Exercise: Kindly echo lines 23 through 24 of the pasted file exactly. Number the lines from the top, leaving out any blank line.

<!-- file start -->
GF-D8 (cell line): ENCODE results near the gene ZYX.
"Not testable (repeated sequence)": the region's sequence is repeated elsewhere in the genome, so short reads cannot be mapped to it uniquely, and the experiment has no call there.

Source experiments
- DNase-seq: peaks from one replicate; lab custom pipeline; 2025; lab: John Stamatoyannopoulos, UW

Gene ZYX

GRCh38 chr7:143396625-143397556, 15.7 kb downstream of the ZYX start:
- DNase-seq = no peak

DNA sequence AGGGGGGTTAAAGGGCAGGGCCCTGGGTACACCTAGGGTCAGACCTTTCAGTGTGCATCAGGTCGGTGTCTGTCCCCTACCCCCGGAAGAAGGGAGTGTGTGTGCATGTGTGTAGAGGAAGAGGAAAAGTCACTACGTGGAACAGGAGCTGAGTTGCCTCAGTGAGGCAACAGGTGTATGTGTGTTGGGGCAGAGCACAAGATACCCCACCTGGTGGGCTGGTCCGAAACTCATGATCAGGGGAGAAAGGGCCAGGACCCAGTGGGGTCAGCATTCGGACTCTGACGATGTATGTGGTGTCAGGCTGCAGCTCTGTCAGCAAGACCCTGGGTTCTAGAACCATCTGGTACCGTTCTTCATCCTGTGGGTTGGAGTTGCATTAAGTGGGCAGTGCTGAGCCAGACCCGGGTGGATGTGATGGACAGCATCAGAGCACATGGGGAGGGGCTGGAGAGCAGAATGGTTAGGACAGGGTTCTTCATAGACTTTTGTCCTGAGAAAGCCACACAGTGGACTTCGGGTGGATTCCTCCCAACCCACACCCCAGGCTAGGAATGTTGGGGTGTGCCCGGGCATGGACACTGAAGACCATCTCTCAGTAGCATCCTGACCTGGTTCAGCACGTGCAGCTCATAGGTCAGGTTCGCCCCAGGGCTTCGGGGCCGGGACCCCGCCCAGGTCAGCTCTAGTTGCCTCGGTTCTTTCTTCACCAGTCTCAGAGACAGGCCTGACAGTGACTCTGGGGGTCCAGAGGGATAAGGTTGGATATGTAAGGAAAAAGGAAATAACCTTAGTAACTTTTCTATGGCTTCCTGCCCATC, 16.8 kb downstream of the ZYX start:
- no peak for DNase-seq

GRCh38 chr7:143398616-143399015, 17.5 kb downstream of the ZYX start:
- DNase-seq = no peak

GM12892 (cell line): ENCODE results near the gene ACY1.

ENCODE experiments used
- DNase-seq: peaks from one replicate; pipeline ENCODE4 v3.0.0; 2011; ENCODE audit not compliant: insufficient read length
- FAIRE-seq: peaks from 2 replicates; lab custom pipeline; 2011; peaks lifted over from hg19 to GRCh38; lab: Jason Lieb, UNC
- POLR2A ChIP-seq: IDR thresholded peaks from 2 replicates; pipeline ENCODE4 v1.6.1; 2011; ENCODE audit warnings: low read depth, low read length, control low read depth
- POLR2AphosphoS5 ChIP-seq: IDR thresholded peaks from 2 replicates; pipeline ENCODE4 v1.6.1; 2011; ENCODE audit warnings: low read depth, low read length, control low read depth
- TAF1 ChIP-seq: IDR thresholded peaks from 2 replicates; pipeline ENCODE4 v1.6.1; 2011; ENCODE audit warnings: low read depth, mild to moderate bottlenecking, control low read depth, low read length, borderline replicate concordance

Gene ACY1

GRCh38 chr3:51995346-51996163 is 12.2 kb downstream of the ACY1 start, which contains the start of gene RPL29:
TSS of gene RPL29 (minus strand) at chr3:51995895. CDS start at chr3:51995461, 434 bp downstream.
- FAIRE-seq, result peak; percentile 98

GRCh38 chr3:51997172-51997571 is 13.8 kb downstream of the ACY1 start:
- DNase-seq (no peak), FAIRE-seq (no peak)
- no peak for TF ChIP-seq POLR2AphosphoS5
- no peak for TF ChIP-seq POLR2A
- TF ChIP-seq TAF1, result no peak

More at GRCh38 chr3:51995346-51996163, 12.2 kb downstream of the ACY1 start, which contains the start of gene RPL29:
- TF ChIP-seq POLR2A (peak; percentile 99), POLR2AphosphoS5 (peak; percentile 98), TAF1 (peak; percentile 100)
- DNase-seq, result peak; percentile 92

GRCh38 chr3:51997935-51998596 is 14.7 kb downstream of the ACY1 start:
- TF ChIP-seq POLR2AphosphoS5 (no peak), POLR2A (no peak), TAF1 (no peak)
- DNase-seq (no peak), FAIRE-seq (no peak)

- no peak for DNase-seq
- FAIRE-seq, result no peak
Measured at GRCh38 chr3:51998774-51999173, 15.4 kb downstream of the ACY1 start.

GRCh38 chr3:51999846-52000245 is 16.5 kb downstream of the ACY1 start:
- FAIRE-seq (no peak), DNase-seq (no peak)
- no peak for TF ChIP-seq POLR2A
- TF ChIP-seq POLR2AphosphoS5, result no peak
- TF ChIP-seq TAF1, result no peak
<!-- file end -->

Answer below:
GRCh38 chr3:51997172-51997571 is 13.8 kb downstream of the ACY1 start:
- DNase-seq (no peak), FAIRE-seq (no peak)